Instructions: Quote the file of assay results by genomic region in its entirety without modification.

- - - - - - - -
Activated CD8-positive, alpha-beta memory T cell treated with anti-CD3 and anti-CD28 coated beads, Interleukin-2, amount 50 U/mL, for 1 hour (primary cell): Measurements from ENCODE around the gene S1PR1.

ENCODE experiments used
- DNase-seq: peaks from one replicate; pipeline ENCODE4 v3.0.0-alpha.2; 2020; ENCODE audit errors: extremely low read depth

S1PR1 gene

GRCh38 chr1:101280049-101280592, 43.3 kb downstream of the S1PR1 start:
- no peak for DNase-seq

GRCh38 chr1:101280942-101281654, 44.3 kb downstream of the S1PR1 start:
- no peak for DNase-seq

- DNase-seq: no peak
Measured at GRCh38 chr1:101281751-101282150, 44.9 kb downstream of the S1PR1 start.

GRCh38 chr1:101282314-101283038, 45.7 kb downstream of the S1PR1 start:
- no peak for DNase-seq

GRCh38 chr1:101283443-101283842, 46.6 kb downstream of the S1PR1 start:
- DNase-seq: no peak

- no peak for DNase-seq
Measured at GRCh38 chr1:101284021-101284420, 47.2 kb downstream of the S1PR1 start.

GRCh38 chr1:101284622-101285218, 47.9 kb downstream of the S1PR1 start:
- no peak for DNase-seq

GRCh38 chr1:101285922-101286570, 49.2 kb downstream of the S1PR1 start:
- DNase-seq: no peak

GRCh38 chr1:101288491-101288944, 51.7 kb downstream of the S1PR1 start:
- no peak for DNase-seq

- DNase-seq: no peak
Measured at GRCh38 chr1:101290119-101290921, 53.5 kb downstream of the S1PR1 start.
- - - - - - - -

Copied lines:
Activated CD8-positive, alpha-beta memory T cell treated with anti-CD3 and anti-CD28 coated beads, Interleukin-2, amount 50 U/mL, for 1 hour (primary cell): Measurements from ENCODE around the gene S1PR1.

ENCODE experiments used
- DNase-seq: peaks from one replicate; pipeline ENCODE4 v3.0.0-alpha.2; 2020; ENCODE audit errors: extremely low read depth

S1PR1 gene

GRCh38 chr1:101280049-101280592, 43.3 kb downstream of the S1PR1 start:
- no peak for DNase-seq

GRCh38 chr1:101280942-101281654, 44.3 kb downstream of the S1PR1 start:
- no peak for DNase-seq

- DNase-seq: no peak
Measured at GRCh38 chr1:101281751-101282150, 44.9 kb downstream of the S1PR1 start.

GRCh38 chr1:101282314-101283038, 45.7 kb downstream of the S1PR1 start:
- no peak for DNase-seq

GRCh38 chr1:101283443-101283842, 46.6 kb downstream of the S1PR1 start:
- DNase-seq: no peak

- no peak for DNase-seq
Measured at GRCh38 chr1:101284021-101284420, 47.2 kb downstream of the S1PR1 start.

GRCh38 chr1:101284622-101285218, 47.9 kb downstream of the S1PR1 start:
- no peak for DNase-seq

GRCh38 chr1:101285922-101286570, 49.2 kb downstream of the S1PR1 start:
- DNase-seq: no peak

GRCh38 chr1:101288491-101288944, 51.7 kb downstream of the S1PR1 start:
- no peak for DNase-seq

- DNase-seq: no peak
Measured at GRCh38 chr1:101290119-101290921, 53.5 kb downstream of the S1PR1 start.